... In current arboricultural practice, urban trees in public are often managed in this manner [40]: for young trees, branches at the lower side of the canopy will be trimmed off to allow for traffic to pass under, which is called lifting or crown raising; before the trees reach a certain height, part of dense branches can be removed to avoid collision and to reduce competition between leading branches for space and light, which is known as crown thinning; any branches growing close to power lines, traffic lanes and private spaces, are often removed or reduced in length, which is called crown reduction. Current best practice includes many more arboricultural measures and specifications for their application (e.g., ATTC [41], Lilly, Gilman [42]) For all these approaches, pruning stands at the heart of arboriculture [43]. Pruning not only alters the short-term appearance of trees but impacts phytohormone (i.e., auxincytokinin) distribution inside them (i.e., apical dominance [44]). ...
Full-text available
Trees integrated into buildings and dense urban settings have become a trend in recent years worldwide. Without a thoughtful design, conflicts between green and gray infrastructures can take place in two aspects: (1) tree crown compete with living space above ground; (2) built underground environment, the other way round, affect tree’s health and security. Although various data about urban trees are collected by different professions for multiple purposes, the communication between them is still limited by unmatched scales and formats. To address this, tree information modeling (TIM) is proposed in this study, aiming at a standardized tree description system in a high level of detail (LoD). It serves as a platform to exchange data and share knowledge about tree growth models. From the perspective of architects and landscape designers, urban trees provide ecosystem services (ESS) not only through their overall biomass, shading, and cooling. They are also related to various branching forms and crown density, forming new layers of urban living space. So, detailed stem, branch and even root geometry is the key to interacting with humans, building structures and other facilities. It is illustrated in this paper how these detailed data are collected to initialize a TIM model with the help of multiple tools, how the topological geometry of stem and branches in TIM is interpreted into an L-system (a common syntax to describe tree geometries), allowing implementation of widely established tree simulations from other professions. In a vision, a TIM-assisted design workflow is framed, where trees are regularly monitored and simulated under boundary conditions to approach target parameters by design proposals.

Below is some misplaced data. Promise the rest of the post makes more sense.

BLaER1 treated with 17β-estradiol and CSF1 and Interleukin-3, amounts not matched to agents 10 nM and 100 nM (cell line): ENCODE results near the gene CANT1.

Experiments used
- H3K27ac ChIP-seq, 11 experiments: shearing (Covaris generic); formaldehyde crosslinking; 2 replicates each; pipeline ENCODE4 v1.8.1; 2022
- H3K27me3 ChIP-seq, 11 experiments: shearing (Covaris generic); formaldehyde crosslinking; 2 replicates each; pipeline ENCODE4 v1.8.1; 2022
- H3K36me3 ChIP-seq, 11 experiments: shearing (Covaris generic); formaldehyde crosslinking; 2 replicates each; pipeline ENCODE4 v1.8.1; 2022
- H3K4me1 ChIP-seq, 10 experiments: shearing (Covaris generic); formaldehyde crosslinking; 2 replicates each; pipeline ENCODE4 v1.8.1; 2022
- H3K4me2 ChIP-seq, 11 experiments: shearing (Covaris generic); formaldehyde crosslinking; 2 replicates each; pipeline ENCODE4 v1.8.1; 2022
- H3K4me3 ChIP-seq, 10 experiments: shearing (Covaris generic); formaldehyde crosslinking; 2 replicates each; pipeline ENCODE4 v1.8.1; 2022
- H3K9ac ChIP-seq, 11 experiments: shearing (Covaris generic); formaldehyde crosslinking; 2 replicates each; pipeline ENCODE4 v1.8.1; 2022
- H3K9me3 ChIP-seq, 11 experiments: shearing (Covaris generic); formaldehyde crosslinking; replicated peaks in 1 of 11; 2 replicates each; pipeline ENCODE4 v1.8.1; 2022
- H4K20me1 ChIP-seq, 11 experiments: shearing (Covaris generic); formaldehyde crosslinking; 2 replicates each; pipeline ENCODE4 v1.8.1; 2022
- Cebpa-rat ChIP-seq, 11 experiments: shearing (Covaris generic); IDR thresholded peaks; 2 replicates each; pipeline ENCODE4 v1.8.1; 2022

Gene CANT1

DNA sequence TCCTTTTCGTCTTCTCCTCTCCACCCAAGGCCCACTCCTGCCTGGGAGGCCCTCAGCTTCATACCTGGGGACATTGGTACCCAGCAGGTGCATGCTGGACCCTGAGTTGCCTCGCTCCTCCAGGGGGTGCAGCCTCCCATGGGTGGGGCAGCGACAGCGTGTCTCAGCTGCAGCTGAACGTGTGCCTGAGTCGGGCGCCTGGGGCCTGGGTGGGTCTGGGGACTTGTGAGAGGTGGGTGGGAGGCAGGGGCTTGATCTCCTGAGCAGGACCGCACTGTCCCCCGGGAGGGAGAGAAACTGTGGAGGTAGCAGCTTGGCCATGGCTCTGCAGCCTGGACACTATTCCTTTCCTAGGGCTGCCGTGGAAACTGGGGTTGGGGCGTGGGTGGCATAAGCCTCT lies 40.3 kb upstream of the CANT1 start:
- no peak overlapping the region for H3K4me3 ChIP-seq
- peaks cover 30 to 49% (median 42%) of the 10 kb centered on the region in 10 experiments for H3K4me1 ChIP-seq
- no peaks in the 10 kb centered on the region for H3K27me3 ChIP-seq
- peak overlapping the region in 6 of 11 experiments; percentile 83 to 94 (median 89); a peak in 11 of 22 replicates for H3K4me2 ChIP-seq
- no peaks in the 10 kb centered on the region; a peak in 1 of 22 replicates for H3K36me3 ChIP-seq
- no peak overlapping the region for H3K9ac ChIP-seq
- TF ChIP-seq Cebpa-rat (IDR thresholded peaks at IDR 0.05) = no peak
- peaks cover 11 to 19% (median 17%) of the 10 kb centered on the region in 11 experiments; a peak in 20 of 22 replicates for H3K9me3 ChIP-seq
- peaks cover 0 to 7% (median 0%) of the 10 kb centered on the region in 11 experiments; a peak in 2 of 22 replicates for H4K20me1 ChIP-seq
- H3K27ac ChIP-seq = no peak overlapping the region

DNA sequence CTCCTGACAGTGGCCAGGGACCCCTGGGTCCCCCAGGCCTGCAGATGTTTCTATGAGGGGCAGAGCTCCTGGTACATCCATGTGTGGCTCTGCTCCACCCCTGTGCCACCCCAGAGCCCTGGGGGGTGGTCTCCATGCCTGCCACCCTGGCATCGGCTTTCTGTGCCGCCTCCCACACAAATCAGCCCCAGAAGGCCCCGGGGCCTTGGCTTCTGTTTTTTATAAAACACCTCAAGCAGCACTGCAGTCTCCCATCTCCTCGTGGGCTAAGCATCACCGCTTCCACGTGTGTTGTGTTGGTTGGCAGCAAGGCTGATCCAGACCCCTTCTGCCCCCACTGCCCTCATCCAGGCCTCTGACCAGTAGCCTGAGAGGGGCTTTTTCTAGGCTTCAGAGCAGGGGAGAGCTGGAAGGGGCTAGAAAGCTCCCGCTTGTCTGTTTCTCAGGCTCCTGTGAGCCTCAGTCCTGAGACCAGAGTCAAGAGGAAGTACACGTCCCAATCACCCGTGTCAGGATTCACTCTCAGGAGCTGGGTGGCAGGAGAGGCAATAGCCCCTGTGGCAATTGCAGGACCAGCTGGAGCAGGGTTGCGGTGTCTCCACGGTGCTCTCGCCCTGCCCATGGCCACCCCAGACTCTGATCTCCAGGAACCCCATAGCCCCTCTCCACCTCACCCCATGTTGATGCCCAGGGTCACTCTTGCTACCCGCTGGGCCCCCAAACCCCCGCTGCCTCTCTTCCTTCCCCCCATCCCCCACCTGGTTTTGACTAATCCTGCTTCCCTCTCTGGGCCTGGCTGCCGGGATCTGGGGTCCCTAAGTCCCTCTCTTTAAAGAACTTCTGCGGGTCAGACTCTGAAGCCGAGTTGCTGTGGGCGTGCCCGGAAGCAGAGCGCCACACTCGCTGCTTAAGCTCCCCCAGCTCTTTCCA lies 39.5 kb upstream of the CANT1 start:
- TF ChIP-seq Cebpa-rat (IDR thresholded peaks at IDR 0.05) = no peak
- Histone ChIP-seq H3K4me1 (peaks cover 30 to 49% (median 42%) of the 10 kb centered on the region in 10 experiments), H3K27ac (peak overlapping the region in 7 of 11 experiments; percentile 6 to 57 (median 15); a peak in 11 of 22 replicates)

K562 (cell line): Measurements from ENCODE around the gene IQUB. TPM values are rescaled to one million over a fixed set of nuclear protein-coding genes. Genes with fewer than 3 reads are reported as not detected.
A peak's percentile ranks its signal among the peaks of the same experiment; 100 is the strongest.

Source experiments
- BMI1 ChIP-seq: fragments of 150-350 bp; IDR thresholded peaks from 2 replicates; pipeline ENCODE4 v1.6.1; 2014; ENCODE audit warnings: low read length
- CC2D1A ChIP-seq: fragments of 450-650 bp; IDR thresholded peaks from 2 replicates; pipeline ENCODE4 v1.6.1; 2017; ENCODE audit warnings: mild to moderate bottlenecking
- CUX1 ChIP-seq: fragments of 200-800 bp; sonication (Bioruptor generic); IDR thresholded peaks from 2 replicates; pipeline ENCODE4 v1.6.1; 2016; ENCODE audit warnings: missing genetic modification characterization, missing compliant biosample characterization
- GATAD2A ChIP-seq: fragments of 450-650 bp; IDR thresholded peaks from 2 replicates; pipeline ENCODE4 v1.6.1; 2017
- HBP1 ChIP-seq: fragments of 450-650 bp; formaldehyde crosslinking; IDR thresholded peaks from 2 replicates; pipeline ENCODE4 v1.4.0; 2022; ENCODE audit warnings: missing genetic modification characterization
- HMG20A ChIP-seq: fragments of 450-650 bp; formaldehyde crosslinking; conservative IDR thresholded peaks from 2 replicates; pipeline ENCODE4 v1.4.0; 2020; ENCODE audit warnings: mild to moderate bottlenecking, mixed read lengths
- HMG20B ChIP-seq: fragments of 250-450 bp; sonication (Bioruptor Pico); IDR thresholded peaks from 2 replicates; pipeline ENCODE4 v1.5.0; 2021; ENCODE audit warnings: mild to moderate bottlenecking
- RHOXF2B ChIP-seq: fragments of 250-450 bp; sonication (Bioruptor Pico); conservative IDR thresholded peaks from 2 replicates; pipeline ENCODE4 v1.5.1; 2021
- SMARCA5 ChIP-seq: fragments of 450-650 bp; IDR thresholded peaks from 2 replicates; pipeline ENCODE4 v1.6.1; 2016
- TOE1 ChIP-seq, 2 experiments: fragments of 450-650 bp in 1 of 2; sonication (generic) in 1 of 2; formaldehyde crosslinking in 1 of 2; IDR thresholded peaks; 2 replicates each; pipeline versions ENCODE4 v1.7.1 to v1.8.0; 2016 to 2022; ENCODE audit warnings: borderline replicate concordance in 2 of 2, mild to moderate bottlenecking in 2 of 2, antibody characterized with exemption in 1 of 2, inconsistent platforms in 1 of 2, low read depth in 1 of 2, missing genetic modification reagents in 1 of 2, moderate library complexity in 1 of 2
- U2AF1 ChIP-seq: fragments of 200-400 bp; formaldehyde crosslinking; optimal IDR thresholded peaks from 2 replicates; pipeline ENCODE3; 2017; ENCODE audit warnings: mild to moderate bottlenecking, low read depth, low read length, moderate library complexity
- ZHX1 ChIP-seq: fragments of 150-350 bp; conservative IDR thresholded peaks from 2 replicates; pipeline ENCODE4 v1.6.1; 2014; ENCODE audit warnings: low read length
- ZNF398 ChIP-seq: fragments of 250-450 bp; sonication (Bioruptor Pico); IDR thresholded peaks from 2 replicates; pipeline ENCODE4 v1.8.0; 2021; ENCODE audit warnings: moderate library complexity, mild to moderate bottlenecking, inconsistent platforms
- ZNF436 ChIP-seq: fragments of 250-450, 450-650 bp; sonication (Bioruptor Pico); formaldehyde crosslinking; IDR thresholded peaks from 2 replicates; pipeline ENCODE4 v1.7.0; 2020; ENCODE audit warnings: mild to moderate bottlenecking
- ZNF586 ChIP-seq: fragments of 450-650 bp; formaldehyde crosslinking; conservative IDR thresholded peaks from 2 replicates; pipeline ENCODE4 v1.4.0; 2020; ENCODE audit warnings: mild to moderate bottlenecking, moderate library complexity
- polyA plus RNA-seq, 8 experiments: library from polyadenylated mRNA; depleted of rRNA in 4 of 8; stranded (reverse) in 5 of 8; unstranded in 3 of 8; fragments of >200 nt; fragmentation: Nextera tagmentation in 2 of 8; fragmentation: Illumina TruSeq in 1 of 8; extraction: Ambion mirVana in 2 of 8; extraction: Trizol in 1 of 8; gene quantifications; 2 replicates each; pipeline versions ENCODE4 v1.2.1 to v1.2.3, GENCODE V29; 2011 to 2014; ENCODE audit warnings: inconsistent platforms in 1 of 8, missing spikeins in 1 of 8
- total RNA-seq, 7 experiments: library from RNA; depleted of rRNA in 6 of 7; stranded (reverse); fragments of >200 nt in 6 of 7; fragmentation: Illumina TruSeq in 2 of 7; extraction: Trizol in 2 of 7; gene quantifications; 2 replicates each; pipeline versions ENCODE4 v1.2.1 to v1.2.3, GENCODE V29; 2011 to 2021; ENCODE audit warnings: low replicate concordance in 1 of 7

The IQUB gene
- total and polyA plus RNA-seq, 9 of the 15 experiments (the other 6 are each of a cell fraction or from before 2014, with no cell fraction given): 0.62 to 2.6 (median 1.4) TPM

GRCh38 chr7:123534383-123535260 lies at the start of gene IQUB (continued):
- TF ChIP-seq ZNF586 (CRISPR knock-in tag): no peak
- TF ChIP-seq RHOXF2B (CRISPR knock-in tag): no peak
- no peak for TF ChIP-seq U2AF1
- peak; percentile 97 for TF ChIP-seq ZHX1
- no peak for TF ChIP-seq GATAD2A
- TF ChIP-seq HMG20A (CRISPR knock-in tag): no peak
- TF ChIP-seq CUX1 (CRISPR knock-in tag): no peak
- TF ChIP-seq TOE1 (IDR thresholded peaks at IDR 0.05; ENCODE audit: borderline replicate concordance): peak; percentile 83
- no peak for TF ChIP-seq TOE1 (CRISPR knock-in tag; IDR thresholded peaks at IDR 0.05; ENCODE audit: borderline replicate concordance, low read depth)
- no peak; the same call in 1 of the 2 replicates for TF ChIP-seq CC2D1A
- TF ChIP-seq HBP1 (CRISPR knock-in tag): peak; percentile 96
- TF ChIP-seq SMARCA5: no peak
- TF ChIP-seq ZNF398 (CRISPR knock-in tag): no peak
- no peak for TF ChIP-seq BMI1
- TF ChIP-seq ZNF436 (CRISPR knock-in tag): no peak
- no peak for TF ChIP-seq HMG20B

... The trees in the streets are in a different environment since they are planted in urban areas. Street trees require good management and maintenance such as pruning for them to maintain their aesthetic function (Clark & Matheny, 2010) since streets are harsh and stressful environments (Behrens, 2011). The understanding of urban trees' composition and their environment can help the local authorities and other agencies in managing their resource sustainably. ...
Full-text available